Motor neuron disease –
finding a therapy
The human brain is amazing. The squishy stuff between our ears drives every aspect of our lives! It keeps our brains going, our hearts beating, our lungs breathing and allows us to form memories and to run marathons (some of us anyway, certainly not me!).
Sometimes the building blocks of the brain, the cells that make it up, stop working together properly. The brain might be injured in a car accident or develop one of the many neurodegenerative diseases that affect humans. My research focuses on one of these diseases called motor neuron disease which affects the body's motor neurons. Motor neurons are the cells that control the movement of our arms, legs, fingers as well as many other muscles in the body. In this disease, the motor neurons gradually die causing patients to lose control of their body movements. My research this year is to look at how we can prevent these cells from dying and hopefully, one day, help find a therapy for motor neuron disease.
I never thought I'd be a scientist, but I knew I loved learning and I always wanted to know more. As a scientist, that's what you do, you learn until you know everything you think you can about a topic, then you try and find out more yourself by experimenting with things no one else ever has before.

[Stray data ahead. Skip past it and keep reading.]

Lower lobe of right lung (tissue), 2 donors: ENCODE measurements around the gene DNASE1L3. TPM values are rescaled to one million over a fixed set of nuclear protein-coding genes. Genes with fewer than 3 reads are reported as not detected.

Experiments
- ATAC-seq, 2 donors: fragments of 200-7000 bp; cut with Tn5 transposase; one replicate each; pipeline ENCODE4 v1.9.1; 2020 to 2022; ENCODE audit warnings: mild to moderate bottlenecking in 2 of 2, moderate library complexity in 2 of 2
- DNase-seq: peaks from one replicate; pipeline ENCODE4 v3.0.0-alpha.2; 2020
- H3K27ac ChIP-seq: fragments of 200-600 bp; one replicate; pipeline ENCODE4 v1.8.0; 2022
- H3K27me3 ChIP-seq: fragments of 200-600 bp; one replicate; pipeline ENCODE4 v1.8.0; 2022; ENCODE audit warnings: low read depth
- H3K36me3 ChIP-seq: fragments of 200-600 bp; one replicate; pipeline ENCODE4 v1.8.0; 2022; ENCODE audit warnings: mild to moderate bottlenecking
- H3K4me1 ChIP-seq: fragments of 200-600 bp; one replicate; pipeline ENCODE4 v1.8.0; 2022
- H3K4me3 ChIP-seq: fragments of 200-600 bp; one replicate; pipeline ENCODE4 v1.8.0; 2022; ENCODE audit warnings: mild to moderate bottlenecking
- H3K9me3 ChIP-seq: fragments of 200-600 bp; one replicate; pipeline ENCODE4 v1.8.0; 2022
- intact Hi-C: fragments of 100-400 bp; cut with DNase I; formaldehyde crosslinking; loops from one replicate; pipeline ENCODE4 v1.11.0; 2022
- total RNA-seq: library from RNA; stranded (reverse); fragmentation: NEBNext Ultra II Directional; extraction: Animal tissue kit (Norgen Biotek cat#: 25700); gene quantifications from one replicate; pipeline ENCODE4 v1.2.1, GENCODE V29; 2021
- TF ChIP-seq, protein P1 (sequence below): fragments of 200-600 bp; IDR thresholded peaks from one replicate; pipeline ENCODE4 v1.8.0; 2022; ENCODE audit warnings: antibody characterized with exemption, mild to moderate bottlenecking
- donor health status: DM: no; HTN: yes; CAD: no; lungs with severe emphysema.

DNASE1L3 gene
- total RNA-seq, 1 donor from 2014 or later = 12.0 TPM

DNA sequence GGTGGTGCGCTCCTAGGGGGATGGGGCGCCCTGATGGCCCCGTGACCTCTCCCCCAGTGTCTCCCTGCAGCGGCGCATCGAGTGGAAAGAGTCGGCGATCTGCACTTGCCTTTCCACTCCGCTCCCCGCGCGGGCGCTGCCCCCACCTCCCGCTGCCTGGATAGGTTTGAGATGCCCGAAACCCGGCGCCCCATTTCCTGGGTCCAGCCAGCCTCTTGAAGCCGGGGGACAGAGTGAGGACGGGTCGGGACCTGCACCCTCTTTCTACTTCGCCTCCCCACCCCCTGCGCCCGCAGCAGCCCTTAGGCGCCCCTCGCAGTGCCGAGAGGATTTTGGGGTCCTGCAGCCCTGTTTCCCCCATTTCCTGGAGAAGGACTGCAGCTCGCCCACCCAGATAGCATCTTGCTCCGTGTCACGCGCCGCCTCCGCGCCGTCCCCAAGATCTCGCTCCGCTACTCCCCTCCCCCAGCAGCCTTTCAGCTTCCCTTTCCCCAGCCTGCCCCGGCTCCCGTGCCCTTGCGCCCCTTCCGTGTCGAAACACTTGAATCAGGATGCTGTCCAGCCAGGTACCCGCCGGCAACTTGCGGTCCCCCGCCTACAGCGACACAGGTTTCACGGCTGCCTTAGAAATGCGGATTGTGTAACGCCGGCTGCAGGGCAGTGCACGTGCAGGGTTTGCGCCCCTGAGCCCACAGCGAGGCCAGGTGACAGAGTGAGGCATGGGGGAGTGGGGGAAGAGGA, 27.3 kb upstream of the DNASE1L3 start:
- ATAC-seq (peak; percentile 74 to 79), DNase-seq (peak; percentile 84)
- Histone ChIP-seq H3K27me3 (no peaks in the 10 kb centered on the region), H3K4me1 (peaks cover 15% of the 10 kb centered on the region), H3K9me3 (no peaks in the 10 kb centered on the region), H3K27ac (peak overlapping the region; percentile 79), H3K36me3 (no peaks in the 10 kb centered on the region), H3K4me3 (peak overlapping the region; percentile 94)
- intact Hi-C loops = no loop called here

At UTAS I studied a Bachelor of Science, majoring in Biochemistry. I was lucky enough in my second year to receive a scholarship from the Menzies Research Institute, designed to allow science students to experience what professional research might be like. As part of this scholarship I was able to work with the NeuroRepair group on a research project, gaining experience in research whilst learning new and exciting things about neuroscience. I've continued to work with the same group this year for my honours project on motor neuron disease.
As a scientist I personally look forward to traveling the world for my research, meeting amazing people in countries so very different from our own and having a great time while working with others to make all our lives better. Science begins with questions - simple, complex, random and sometimes even crazy questions. Through science we find the answers to those questions - sometimes making the world just that little bit better for anyone and everyone.